Immigrant Catholics

(photo: CNS Photo by Octavio Duran)

TUCSON, Ariz. — Once a self-described “Sunday Catholic,” Rubén Davalos said faith was the farthest thing from his mind when it suddenly became the most important thing in his life.

The Mexican-born graduate of a California agricultural college said he was more concerned with his job and caring for his own growing family, when he accepted an invitation to attend a charismatic renewal meeting. “That was the turning point of my life,” he said.

Now director of evangelization and Hispanic ministry for the Diocese of Tucson, Davalos said he has seen first-hand the power of charismatic worship. He has been “touched by the Holy Spirit” and he has prayed in tongues, “because the words aren’t there in English or Spanish to express what I was feeling.”

But, he cautioned, “don’t interpret that to mean I’m someone who’s crying all the time or rolling on the floor.”

Rather than seeing it as a novelty, Davalos claims he’s simply embracing his Catholic faith more fully, embracing the gifts of the Holy Spirit given at baptism “by trying to live those gifts, every day.”

He’s not alone, according to “Changing Faith,” a report on Hispanics and the transformation of American religion, published in April by the Pew Hispanic Center and Pew Forum on Religion & Public Life. Based on a telephone survey of 4,016 Hispanic and 2,000 non-Hispanic U.S. adults, the report revealed that 54% of Hispanic Catholics call themselves charismatic, embracing divine healing, speaking in tongues and direct revelation from God, mostly in small prayer groups, but also at Mass.

Although it is more popular among lesser-educated and foreign-born Hispanics, 59% of whom describe themselves as charismatic, even native-born and college-educated Hispanics are three times more likely to describe themselves as charismatic than the 12% of non-Hispanic Catholics who identify with the movement.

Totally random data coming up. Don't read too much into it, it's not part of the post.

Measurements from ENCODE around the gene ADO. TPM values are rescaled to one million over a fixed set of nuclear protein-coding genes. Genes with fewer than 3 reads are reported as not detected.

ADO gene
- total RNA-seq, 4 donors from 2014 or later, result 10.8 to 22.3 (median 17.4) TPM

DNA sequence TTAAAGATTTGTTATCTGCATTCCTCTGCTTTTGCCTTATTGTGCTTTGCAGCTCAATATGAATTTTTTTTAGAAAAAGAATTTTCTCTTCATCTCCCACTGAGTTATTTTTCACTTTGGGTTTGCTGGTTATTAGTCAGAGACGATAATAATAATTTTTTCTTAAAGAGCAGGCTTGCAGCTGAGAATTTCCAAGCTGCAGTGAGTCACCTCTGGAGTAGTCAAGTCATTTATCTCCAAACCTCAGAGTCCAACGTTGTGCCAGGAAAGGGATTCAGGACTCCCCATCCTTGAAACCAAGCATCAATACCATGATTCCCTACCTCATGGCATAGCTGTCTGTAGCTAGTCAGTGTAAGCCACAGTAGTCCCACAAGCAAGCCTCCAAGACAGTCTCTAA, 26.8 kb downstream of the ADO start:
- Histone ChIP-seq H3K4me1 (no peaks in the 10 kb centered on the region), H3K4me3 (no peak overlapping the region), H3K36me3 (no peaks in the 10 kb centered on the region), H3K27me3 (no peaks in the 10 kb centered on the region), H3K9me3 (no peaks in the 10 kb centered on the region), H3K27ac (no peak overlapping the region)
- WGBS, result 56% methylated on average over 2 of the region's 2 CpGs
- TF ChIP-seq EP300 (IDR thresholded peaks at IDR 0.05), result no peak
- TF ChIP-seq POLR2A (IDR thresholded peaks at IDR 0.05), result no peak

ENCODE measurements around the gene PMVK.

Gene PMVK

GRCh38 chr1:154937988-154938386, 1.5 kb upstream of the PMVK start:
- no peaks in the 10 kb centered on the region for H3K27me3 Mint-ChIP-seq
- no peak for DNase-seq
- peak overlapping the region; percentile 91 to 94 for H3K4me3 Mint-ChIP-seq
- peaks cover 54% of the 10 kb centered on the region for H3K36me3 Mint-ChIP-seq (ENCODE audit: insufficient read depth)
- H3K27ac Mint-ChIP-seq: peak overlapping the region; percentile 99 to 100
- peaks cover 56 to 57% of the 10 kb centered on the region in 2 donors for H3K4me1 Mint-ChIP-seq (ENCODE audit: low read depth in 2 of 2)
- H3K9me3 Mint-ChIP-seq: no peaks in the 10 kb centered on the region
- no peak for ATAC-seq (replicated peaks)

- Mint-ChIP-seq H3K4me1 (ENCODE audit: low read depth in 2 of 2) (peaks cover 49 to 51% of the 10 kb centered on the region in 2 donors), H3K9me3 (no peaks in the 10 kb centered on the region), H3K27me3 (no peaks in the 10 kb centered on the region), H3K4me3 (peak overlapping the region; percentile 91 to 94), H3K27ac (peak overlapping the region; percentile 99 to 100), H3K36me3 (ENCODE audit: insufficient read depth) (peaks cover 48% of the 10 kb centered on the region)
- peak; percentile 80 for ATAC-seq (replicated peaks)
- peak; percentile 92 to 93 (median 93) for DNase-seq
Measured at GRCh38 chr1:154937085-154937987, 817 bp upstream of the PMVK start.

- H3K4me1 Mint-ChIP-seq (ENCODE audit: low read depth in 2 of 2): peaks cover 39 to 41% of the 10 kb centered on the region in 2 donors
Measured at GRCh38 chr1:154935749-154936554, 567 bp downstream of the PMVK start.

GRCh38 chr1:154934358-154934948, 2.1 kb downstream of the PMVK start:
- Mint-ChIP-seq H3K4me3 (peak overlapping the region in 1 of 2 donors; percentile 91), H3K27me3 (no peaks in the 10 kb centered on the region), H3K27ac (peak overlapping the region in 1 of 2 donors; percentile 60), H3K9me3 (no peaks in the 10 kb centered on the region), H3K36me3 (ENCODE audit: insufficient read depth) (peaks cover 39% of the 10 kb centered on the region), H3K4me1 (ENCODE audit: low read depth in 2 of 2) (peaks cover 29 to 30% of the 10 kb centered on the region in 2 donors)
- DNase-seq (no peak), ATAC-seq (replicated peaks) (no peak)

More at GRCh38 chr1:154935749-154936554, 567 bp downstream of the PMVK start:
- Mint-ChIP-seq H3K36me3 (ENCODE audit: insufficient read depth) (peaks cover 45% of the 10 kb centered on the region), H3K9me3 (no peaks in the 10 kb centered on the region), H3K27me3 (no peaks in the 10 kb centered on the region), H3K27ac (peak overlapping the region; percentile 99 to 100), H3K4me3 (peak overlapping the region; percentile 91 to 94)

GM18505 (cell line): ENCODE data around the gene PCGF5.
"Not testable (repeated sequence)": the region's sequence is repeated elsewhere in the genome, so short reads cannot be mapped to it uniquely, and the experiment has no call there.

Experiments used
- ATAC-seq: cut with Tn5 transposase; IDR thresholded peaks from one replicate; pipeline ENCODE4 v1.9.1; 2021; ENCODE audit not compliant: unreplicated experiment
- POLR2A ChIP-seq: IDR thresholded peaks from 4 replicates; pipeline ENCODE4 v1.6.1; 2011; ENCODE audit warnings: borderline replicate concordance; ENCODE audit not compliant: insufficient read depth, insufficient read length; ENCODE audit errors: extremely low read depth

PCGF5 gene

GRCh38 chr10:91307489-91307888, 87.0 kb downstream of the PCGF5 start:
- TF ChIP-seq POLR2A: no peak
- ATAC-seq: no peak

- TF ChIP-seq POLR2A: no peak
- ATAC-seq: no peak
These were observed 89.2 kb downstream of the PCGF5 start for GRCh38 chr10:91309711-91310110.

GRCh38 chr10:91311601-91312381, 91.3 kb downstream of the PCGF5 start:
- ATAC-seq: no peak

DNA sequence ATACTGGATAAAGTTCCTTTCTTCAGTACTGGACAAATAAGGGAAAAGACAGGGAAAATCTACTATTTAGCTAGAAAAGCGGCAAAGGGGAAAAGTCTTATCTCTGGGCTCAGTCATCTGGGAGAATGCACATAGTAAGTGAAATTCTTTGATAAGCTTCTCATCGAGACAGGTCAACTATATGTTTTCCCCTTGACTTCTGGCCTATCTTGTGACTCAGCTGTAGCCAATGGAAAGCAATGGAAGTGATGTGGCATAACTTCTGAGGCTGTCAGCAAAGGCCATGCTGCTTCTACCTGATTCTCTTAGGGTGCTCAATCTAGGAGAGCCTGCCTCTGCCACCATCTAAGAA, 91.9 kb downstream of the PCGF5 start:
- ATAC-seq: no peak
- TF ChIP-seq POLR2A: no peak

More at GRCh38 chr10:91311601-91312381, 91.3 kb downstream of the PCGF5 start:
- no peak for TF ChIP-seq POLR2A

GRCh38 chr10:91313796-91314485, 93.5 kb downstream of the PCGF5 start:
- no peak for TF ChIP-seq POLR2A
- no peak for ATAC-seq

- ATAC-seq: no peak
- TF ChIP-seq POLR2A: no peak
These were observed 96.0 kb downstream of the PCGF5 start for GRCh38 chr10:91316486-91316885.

That means even second-generation Latinos “are different from mainstream Catholicism,” said Gabriel Escobar, associate director of the Pew Hispanic Center and a member of the study’s research team, “and, by virtue of their presence, accounting for a third of Catholics, it augurs for changes to come.”

Still Catholic

Yet, he cautioned that these changes don’t mean an embrace of Protestant Pentecostalism.

“They’re still Catholic and more fervent Catholics, in many ways, than those who don’t describe themselves as charismatic.”

More than half of Hispanic charismatic Catholics pray the Rosary at least once a month, far more than the third of non-charismatic Catholics who do. They also go to confession more frequently than non-charismatic Catholics, and nearly nine out of 10 venerate the Blessed Mother, twice the total for Catholics in the United States as a whole.

“Those traditions, inherited from their parents and grandparents, are something they hold very deep in their hearts,” said Father Gonzalo Villegas, parochial vicar for eight mostly Hispanic parishes in south Tucson. “It’s part of who they are.”

It may even be what draws Hispanics to charismatic worship, Villegas said. Separated from extended family and friends, immigrants and native-born Hispanic Americans alike are looking to preserve traditions in a community where they can feel at home, he said. The charismatic movement has been able to create that community, offering a family of the faithful, “coming together in a spirit of celebration.”

Over time, Villegas said, the Hispanic patterns of worship and celebration are changing. U.S. holidays like Thanksgiving become important, and traditional Latin American celebrations are modified as different Hispanic cultures come together, “and this diversity of people is beautiful, but it’s also challenging because it causes friction and pain.”

For Alejandro Aguilara-Titus, assistant director of the Secretariat for Hispanic Affairs at the U.S. Conference of Catholic Bishops, the “cross-fertilization” of Latin cultures, as well as Hispanic and non-Hispanic populations, means “Catholics will continue to learn from each other.”

The surge in charismatic worship reflects “a traditional Hispanic desire for a deeply felt kind of relationship with God,” and the embrace of the movement, even in association with Protestant Pentecostal Christians, “doesn’t mean they lose their Catholic identity.”

He said, “With a Marian dimension and devotions to the saints,” Hispanic charismatic worship “is a very Hispanic way of celebrating the faith.”

Whether Hispanic or Asian or even French or Irish, Davalos said each culture has a distinctive way of worship because of cultural traditions. For Hispanic Catholics, “Our Lady of Guadalupe will continue to hold a special place for the faithful. For Cubans, it’s different,” he said.

“When you go to another country with another culture, the only place where you’ll find some sense of welcome is in the Church,” Davalos said. That’s why Hispanics have responded well to charismatic worship. “It’s in the Church that God gives us our strength to go on. If we don’t have that pillar of faith, we’re doomed.”

Philip S. Moore writes from Vail, Arizona.